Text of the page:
Low levels of vitamin D has been linked to aggressive prostate cancer, US researchers say.
The research published in the Journal of Clinical Oncology, provides a major link between low levels of vitamin D and aggressive prostate cancer, the Blackmores Institute reports.
The research showed deficient vitamin D blood levels in men can predict aggressive prostate cancer identified at the time of surgery.
Researchers say the finding is “important because it can offer guidance to men and their doctors who may be considering active surveillance, in which they monitor the cancer rather than remove the prostate”.
“Vitamin D deficiency may predict aggressive prostate cancer as a biomarker,” says lead investigator Dr Adam Murphy, an assistant professor of urology at Northwestern University Feinberg School of Medicine in Chicago, Illinois.
“Men with dark skin, low vitamin D intake or low sun exposure should be tested for vitamin D deficiency when they are diagnosed with an elevated PSA or prostate cancer. Then a deficiency should be corrected with supplements.”
Previous studies showing an association between vitamin D levels and aggressive prostate cancer were based on blood drawn well before treatment. However, this study provides a more direct correlation because it measured D levels within a couple of months before the tumour was visually identified as aggressive during surgery to remove the prostate (radical prostatectomy).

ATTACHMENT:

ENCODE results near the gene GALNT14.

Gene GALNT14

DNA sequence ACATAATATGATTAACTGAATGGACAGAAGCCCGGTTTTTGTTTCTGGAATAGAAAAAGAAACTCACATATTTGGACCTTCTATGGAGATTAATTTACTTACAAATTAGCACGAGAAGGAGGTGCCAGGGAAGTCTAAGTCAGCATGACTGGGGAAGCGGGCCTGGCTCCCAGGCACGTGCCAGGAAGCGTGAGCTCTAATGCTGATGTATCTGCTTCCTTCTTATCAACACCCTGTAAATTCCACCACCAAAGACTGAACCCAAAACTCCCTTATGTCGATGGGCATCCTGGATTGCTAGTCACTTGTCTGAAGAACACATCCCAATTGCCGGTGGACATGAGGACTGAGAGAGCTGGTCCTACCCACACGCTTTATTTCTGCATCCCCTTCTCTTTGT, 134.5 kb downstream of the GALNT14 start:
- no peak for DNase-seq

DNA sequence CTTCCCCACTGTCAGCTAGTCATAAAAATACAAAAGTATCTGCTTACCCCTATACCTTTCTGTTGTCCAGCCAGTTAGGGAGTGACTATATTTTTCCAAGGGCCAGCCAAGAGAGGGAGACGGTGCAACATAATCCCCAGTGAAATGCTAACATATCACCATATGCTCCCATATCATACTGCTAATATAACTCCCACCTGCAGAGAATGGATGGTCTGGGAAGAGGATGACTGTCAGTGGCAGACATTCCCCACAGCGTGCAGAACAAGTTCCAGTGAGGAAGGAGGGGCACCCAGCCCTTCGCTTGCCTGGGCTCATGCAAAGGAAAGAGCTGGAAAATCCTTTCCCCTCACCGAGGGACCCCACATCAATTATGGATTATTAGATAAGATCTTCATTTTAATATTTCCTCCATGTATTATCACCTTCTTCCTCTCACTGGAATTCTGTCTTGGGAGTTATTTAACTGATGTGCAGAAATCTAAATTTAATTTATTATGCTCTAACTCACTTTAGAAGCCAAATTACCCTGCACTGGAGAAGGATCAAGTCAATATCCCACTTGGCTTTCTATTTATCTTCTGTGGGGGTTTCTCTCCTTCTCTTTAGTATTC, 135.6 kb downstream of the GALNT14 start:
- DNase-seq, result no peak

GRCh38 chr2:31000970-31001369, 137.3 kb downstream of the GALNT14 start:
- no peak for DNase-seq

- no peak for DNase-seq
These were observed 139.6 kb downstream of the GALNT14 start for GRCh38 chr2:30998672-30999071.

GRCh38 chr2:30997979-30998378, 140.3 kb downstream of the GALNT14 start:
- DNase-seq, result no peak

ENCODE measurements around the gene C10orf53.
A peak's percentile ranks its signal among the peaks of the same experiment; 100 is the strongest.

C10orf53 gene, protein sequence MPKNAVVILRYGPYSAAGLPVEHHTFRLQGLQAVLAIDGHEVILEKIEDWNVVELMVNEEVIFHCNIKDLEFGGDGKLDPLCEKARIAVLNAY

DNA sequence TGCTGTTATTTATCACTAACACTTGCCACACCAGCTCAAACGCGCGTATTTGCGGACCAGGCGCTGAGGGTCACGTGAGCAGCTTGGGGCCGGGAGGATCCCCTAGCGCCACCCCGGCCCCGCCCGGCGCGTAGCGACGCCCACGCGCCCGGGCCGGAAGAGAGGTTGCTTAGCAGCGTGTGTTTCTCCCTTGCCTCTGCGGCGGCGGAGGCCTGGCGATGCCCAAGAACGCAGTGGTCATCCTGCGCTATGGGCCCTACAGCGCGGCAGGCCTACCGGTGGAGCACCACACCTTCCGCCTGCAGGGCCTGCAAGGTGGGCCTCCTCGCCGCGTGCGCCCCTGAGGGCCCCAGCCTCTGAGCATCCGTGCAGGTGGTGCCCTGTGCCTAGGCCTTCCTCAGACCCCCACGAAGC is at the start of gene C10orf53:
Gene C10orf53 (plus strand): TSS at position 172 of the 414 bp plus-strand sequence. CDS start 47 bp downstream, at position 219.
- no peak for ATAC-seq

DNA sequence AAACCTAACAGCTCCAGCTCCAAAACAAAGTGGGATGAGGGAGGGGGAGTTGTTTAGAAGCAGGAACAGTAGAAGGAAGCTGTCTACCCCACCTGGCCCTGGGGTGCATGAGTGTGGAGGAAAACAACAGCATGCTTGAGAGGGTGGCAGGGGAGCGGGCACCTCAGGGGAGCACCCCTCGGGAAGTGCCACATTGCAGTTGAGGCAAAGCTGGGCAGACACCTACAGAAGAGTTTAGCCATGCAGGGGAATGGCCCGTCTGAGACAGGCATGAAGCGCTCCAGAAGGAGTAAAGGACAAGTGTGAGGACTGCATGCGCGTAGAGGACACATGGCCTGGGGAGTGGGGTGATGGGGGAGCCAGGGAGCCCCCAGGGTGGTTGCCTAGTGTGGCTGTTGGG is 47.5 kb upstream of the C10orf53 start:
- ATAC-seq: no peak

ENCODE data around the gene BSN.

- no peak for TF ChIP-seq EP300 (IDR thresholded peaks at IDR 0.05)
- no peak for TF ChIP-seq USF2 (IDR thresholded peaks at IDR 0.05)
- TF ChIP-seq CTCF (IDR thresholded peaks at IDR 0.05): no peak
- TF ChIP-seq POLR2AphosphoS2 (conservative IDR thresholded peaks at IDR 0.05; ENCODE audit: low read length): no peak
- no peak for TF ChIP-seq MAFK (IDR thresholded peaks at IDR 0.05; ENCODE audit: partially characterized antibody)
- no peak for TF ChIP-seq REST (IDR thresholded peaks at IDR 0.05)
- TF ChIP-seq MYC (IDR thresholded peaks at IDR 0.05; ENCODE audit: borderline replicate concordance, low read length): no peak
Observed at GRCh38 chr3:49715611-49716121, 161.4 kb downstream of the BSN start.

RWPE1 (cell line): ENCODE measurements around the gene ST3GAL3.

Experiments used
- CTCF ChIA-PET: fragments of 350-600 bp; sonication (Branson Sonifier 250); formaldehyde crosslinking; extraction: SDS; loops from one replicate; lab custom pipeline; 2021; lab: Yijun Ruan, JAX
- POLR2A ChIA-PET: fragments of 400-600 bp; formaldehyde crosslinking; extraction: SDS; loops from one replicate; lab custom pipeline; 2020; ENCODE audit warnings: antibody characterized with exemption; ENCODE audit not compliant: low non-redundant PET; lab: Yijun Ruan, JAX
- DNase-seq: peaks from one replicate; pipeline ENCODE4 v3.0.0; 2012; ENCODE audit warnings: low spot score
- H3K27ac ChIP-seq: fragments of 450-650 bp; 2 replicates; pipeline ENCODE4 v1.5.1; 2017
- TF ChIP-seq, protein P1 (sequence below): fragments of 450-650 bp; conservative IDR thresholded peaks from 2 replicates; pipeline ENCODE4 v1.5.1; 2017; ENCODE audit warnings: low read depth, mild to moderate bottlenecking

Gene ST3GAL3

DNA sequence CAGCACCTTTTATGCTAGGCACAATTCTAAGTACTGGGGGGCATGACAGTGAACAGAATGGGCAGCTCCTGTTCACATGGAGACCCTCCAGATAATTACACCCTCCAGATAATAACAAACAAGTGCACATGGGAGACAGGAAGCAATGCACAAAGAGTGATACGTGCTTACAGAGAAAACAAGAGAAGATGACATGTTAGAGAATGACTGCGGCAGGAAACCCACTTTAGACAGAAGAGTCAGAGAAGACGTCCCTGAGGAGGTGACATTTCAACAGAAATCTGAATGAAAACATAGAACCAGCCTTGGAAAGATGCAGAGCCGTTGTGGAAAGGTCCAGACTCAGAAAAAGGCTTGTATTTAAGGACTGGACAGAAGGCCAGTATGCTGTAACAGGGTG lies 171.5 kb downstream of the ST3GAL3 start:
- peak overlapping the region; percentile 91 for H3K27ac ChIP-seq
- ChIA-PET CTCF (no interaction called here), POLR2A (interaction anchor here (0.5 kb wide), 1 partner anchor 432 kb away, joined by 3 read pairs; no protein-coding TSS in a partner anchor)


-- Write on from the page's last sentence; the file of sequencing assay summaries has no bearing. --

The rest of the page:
The relationship between vitamin D and prostate cancer may explain some disparities seen in prostate cancer, especially among African American men. Prior research by Murphy and colleagues showed African American men who live in low sunlight locations are up to 1½ times more likely to have vitamin D deficiency than Caucasian men.
According to Dr Murphy , as vitamin D is a biomarker for bone health and aggressiveness of other diseases, all men should check their levels,
“All men should be replenishing their vitamin D to normal levels,” he says. “It’s smart preventive healthcare.”
Aggressive prostate cancer is defined by whether the cancer has migrated outside of the prostate and by a high Gleason score. A low Gleason score means the cancer tissue is similar to normal prostate tissue and less likely to spread; a high one means the cancer tissue is very different from normal and more likely to spread.
The study was part of a larger ongoing study of 1,760 men in the Chicago area examining vitamin D and prostate cancer. The current study included 190 men, average age of 64, who underwent a radical prostatectomy to remove their prostate from 2009 to 2014.
Of that group, 87 men had aggressive prostate cancer. Those with aggressive cancer had a median level of 22.7 nanograms per milliliter of vitamin D, significantly below the normal level of more than 30 nanograms/milliliter. The average D level in Chicago during the winter is about 25 nanograms/milliliter, Murphy noted.
“It’s very hard to have normal levels when you work in an office every day,” he said. The Institute of Medicine recommends 600 international units of D per day, but Murphy recommends Chicago residents get 1,000 to 2,000 international units per day.
To read the abstract click here.